Well, to me this is shaping up as a vintage year for techno (if you still call it that). There seems to be a glut of subtle, surefooted records being made at the moment by producers whose unformed foundational years are behind them. It’s often difficult not to feel you’re drowning in the sea of new releases. For my own part, I gave up trying frantically to cram in a rinse of everything that flickered fancily past. And in a sense, I feel like this might be happening with the music. There’s a period of settlement upon us, and now nearly-veteran people (though this is just my anecdotal impression) seem to be producing fewer and better tracks than three years ago, when the “medicore minimal” glut seemed to peak.

To me, the label that seems to have condensed this idea is Ostgut Tontrger. They don’t release much, but everything is solid gold: from the moment you first see the beautiful sleeves to the final aaah you get on a floor once the dragging needle’s signal drops at full volume. This is proper techno, made by people who love, understand, and care about their music. Listen to Len Faki’s Mekong Delta or Ben Klock’s Czeslawa/Warzsawa EP from earlier this year, and get an Ostgut lesson in how to “do” techno properly. Yet both Faki and Klock’s contributions are full-bore, main-floor, peaktime numbers, delicate though they may be in detail. They’re Berghain. Prosumer and Murat Tepeli’s “What Makes You Go For It” on the other hand is every inch the upstairs/backroom (or even bedroom) incarnation. They’re the Panoramabar.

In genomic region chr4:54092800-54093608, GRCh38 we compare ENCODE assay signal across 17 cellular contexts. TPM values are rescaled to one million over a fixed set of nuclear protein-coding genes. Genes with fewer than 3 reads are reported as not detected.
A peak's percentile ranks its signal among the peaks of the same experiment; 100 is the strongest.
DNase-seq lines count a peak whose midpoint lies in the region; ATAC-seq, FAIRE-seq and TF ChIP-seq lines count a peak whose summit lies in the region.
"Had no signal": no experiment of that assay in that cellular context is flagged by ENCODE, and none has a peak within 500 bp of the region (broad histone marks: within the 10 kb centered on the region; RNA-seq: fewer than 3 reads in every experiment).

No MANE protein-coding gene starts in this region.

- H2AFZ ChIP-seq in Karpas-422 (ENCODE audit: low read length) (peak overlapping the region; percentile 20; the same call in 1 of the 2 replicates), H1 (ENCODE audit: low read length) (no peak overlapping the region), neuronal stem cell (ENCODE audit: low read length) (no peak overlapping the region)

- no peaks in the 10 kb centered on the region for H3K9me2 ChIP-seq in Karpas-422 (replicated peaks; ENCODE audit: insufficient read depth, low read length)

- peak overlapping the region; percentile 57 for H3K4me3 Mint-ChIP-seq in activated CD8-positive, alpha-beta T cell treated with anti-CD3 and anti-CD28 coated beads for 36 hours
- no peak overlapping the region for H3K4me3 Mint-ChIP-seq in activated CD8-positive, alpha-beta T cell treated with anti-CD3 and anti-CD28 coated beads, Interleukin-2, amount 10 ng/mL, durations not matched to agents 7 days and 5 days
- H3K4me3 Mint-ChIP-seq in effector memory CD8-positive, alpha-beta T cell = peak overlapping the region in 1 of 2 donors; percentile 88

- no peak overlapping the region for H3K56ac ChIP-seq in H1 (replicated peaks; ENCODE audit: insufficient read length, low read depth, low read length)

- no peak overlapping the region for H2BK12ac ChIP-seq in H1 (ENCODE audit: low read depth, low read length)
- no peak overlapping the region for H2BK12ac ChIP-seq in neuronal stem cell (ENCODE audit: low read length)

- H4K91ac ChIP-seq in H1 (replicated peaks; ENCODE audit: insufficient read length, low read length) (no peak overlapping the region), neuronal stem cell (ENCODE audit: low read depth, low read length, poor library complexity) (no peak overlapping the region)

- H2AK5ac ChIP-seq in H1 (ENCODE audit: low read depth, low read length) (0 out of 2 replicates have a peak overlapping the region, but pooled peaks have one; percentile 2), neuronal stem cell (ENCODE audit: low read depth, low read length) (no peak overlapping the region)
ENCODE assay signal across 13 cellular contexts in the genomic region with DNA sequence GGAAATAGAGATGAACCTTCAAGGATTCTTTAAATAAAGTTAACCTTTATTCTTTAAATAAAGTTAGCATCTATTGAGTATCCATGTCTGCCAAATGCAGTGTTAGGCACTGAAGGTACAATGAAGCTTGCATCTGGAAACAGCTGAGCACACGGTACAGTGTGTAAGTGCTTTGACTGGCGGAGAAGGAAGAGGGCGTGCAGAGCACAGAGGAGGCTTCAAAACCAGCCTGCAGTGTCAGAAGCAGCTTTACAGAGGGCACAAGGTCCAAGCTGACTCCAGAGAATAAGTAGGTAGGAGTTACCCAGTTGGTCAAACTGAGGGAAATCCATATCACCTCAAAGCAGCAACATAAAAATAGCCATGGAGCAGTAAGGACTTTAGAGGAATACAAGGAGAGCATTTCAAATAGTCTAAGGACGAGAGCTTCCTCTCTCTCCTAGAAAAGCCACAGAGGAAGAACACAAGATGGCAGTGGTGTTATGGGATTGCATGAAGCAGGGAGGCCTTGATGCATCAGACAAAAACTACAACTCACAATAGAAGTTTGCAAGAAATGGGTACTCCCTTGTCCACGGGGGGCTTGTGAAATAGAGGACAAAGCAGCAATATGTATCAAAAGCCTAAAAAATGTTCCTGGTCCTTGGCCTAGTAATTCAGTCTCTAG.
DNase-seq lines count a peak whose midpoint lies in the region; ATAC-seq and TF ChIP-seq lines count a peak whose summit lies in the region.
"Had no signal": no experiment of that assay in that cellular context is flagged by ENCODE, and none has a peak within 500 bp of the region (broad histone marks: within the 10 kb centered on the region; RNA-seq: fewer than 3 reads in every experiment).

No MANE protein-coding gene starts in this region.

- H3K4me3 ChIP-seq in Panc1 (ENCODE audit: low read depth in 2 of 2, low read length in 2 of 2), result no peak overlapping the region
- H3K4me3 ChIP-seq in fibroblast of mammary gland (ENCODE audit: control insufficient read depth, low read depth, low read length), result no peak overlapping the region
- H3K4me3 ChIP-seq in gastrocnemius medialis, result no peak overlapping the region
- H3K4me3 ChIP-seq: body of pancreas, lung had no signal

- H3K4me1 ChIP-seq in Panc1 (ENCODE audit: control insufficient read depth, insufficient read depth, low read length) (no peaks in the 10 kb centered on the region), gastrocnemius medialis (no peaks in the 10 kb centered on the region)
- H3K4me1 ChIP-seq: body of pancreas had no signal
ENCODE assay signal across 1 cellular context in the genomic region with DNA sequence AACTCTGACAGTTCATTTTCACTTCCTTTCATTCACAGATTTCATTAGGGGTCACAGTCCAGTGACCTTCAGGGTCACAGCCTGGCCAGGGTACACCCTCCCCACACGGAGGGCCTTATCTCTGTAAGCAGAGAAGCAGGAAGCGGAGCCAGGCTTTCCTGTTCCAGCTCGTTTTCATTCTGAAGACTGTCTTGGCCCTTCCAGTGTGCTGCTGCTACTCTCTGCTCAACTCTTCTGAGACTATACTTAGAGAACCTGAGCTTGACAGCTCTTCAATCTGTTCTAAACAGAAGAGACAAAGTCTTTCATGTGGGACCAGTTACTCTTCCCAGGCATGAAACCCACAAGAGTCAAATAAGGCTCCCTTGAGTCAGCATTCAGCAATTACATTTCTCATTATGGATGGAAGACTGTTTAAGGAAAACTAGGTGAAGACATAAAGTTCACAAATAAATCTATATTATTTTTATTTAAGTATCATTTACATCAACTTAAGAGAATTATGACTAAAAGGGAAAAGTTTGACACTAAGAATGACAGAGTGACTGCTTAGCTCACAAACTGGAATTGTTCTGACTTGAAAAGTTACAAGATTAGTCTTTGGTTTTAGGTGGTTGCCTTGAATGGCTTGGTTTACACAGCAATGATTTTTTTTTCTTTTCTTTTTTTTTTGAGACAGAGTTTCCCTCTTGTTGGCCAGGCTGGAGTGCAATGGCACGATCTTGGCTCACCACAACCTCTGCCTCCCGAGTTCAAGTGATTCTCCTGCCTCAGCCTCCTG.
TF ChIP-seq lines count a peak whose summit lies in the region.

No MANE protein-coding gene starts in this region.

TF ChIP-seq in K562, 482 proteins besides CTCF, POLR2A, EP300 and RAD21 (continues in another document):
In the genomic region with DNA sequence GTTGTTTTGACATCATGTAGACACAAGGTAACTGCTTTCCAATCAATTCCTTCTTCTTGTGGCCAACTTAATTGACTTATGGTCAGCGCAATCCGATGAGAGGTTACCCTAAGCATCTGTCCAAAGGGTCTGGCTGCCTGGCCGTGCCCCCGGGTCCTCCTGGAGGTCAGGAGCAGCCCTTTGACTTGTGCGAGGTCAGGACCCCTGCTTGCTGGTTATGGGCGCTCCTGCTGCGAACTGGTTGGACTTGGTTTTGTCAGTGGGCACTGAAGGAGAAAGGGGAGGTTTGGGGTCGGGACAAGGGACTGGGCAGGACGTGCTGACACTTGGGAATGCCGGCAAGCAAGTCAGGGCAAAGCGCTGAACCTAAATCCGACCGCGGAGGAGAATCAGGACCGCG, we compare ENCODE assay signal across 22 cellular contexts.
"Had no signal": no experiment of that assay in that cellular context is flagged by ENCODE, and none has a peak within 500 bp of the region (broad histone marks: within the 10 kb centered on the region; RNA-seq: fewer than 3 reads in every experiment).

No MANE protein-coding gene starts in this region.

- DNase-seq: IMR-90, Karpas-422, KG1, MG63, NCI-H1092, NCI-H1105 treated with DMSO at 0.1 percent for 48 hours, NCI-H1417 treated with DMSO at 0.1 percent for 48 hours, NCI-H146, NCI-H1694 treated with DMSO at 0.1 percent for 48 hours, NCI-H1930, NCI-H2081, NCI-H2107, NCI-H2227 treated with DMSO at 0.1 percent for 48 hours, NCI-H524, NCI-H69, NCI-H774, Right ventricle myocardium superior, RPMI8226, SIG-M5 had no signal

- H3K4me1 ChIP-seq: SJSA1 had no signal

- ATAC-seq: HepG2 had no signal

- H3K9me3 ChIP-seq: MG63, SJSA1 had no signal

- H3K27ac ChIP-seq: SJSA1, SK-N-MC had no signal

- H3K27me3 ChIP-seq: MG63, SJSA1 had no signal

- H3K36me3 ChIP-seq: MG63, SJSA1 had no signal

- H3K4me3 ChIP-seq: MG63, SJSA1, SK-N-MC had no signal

The title track is somewhere between the blue, raw, and pink beats of the old Trax tracks, but with a vocal trip describing a one night stand that’s equal parts philosophical and carnal, leading to automatic comparisons with Chelonis R Jones. But there’s a definite Ostgut quality at work, too. It bangs, it swings, it’s a great track with a big metallic bell clanging all over it. Prosumer’s vocal sits nicely in the mix he doesn’t overstretch chords or overstate words: she’s got a boyfriend, they’re fucking, where will it end up?